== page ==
In 1989, Larry Bluhm was getting ready to watch the World Series when disaster struck. Lucky for Larry, his truck camper was ready to go.
Soon after we published, “The Truck Camper as a Family Emergency Vehicle” and, “Truck Camper Hurricane Preparedness” in Truck Camper Magazine last August, Larry Bluhm contacted us with an amazing story.
Larry wrote, “I was living in San Francisco next to Golden Gate Park during the Loma Prieta earthquake. My truck camper was parked right in front of my building. My apartment was thrashed and later yellow tagged, with red tagged buildings on the same block. Through several days of aftershocks, I stayed on the park side of the street in my truck camper with all utilities functional.”
Now that’s a story! We immediately emailed Larry back and asked for an interview and some pictures. It turns out Larry was a very interesting truck camper long before the earthquake struck in 1989. Get ready for a real shake, a big rattle, and one more reason why we roll with truck campers.
Above: Larry’s Northstar Laredo in Bodega Bay, California
TCM: Most of us have never experienced a major earthquake. What’s it like?
Larry: Living in California, earthquakes happen on a regular basis. I’m not terribly concerned about them, but the Loma Prieta in 1989 was a gnarly one. It happened in the afternoon while the World Series was on with Oakland and San Francisco. At the time, I was working two jobs but happened to be home that day. I remember it being warm out. As the game was about to begin, the earthquake struck.
My apartment started to go in harmonic vibration. At that point, I got seriously worried that the building was going to come down on me. My loft bed was sturdy, so I got under it and the shaking stopped shorty thereafter. Our apartment building was yellow tagged, which meant it was habitable but the building needed structural work. If the building had been red tagged, everyone would have to get out.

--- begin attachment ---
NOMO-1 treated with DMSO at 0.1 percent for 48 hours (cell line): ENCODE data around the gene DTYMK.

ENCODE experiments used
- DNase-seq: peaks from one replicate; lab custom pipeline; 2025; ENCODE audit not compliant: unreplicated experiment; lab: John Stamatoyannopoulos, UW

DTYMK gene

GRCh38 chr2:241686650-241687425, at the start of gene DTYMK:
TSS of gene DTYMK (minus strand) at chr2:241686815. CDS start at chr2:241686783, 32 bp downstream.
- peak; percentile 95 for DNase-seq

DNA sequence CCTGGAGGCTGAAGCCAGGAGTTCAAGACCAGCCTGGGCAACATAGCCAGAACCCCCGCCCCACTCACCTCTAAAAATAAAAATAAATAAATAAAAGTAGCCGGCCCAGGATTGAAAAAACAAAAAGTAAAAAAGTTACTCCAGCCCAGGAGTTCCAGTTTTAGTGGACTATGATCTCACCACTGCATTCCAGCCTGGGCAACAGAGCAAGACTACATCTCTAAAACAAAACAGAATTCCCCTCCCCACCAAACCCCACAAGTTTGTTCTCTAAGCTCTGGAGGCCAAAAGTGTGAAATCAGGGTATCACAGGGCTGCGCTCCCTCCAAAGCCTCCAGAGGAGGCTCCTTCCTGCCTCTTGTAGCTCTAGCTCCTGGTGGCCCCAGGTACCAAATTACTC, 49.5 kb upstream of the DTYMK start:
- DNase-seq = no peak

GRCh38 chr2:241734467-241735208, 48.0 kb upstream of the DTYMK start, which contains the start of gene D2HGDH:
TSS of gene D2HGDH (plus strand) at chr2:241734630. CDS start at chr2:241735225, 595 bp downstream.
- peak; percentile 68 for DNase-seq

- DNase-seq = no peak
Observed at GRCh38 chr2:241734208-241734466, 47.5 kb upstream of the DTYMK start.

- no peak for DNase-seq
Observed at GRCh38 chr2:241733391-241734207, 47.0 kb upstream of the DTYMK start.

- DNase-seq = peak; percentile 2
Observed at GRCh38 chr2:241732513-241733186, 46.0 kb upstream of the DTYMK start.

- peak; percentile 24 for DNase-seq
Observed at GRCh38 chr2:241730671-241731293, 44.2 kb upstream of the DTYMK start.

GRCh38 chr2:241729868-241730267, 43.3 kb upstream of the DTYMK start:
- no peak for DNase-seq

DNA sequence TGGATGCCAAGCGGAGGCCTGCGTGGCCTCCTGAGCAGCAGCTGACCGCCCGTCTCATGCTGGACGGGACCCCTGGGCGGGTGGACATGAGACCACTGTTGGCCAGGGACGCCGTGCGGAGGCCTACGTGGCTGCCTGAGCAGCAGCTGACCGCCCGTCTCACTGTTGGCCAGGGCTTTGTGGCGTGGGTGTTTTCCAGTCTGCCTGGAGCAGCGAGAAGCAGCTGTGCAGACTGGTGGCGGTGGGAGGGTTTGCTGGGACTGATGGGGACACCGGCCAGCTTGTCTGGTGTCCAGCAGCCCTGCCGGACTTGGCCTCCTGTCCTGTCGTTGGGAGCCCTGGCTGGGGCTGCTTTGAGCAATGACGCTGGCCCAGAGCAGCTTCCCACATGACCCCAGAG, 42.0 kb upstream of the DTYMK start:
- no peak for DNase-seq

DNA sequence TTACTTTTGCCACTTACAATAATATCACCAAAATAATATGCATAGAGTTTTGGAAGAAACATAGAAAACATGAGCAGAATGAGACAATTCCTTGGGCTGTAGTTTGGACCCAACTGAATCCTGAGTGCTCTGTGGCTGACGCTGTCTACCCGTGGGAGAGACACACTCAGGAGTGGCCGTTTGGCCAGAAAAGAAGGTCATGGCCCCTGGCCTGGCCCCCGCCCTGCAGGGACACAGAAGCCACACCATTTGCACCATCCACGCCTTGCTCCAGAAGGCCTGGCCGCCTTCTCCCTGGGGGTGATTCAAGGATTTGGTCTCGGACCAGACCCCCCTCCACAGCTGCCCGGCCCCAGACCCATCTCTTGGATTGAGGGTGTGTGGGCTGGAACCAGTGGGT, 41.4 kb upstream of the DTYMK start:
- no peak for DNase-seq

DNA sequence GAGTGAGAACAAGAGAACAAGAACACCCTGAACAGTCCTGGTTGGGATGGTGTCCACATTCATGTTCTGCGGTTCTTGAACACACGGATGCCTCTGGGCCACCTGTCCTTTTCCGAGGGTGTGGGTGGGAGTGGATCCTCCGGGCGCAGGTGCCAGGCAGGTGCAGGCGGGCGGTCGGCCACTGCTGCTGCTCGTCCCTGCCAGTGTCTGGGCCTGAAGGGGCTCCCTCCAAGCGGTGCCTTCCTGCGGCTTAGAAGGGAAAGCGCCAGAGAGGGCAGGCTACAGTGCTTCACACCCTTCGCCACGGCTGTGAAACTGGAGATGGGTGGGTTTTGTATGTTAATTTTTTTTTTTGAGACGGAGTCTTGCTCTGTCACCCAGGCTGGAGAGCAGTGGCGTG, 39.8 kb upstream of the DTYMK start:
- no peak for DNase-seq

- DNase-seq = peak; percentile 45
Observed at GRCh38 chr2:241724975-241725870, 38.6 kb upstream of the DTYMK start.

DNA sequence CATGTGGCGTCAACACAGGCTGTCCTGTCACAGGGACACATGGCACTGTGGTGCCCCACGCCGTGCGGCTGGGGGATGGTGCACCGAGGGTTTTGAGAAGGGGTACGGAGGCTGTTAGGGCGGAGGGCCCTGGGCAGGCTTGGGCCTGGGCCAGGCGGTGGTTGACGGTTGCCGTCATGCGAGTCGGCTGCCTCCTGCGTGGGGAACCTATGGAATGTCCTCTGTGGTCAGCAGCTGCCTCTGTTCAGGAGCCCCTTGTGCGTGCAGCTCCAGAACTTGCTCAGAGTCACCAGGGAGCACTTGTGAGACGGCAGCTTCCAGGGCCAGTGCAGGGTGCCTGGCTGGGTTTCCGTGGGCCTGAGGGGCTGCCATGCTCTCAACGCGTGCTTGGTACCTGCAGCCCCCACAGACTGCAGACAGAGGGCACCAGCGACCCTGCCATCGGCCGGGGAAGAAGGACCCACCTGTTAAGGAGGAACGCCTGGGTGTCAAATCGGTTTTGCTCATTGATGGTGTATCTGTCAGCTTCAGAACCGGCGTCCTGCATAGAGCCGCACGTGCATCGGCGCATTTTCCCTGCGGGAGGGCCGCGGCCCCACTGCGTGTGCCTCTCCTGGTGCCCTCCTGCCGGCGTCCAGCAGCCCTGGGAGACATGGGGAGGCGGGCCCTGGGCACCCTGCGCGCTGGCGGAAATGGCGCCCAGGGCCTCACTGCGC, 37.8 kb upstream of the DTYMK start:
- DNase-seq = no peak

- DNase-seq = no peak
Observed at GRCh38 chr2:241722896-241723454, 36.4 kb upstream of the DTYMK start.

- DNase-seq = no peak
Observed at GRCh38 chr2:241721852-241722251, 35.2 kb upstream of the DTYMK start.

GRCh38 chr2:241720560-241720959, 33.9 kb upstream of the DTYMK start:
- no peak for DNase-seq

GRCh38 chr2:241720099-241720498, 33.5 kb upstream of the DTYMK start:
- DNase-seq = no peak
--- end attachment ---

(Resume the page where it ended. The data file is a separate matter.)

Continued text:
During the earthquake, stuff came out of my cabinets and the bookshelf launched across the living room. The apartment was in bad shape, with plaster down and stuff on the floor.
My truck camper was out front and food was in the refrigerator. At the time I lived on Fulton street with a building on one side and Golden Gate Park on the other. I spent three nights in the camper because it was safer and the stuff in my apartment was all over the place. There were aftershocks and the truck’s suspension made it better.
Like I said, I spent three to four days in my camper as things were getting cleaned up in my apartment. With the camper, I had a civilized space to stay at night. I had utilities and a functioning refrigerator in the camper. Some neighbors had food in my camper refrigerator, so I was a popular guy on the block.
TCM: That’s an amazing story. You truly used your camper as an FEV, twenty years before long before the Family Emergency Vehicle article was published. How did you get into truck camping?
Larry: My camping experience began in the Boy Scouts. Today I enjoy activities including climbing, mountaineering, backpacking, on and off-road cycling, skiing, kayaking with a folding boat, and rollerblading.
I’ve traveled and camped on foot, at the end of a rope, on bicycles, skis, kayaks, and motorcycles and slept more or less successfully in bivy bags or less, tents, hammocks, snow caves, and the occasional portaledge. I’ve only had a handful of “epics”.
TCM: You’re a brave man to sleep in a portaledge. Those things are insane! So how did all of this lead to a truck camper?
Larry: In 1973, I was living in college town in Michigan. This was before I moved here to California. A guy down the street had made a custom camper. It was a nice gypsy wagon. I thought it was the coolest thing in the world.
Some years later, I found an old Siesta sleeper for a song and a dance. I did a complete remodel and used it for work and for recreation. That was the beginning. Now I’ve upgraded the wheels and I have the Northstar Laredo that will take me into retirement.